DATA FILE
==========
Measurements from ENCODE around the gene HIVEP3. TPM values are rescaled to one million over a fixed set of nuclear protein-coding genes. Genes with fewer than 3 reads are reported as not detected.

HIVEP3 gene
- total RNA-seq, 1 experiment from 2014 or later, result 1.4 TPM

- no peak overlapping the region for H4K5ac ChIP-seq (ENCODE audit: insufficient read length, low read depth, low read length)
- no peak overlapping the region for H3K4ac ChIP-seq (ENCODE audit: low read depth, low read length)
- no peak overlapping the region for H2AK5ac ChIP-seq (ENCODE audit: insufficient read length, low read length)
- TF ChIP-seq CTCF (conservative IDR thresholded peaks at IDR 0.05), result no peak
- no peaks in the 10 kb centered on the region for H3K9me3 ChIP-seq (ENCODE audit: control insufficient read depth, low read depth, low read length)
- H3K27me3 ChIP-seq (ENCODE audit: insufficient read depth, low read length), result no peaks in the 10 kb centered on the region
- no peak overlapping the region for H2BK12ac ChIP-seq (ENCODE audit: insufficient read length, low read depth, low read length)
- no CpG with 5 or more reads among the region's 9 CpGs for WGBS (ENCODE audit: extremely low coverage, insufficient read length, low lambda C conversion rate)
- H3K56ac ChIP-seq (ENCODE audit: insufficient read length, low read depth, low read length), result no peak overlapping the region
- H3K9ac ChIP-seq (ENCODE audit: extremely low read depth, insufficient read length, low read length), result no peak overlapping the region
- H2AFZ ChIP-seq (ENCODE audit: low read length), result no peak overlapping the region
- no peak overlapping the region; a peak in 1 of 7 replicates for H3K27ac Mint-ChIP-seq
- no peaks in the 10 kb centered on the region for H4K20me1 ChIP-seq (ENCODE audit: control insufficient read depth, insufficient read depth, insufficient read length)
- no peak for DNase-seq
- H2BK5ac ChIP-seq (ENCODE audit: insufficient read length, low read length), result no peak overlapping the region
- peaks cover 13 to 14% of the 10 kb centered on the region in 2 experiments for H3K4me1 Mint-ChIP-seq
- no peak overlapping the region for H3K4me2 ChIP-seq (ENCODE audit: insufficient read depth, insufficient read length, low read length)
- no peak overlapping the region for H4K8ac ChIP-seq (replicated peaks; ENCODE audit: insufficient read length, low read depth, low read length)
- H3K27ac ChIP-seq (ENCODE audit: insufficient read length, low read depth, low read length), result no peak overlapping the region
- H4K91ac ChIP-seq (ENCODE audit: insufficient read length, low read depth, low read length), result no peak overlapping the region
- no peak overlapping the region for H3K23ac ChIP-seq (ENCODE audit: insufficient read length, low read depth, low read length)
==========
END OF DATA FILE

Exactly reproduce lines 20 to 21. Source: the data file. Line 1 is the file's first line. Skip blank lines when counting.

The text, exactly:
- no peak overlapping the region for H3K4me2 ChIP-seq (ENCODE audit: insufficient read depth, insufficient read length, low read length)
- no peak overlapping the region for H4K8ac ChIP-seq (replicated peaks; ENCODE audit: insufficient read length, low read depth, low read length)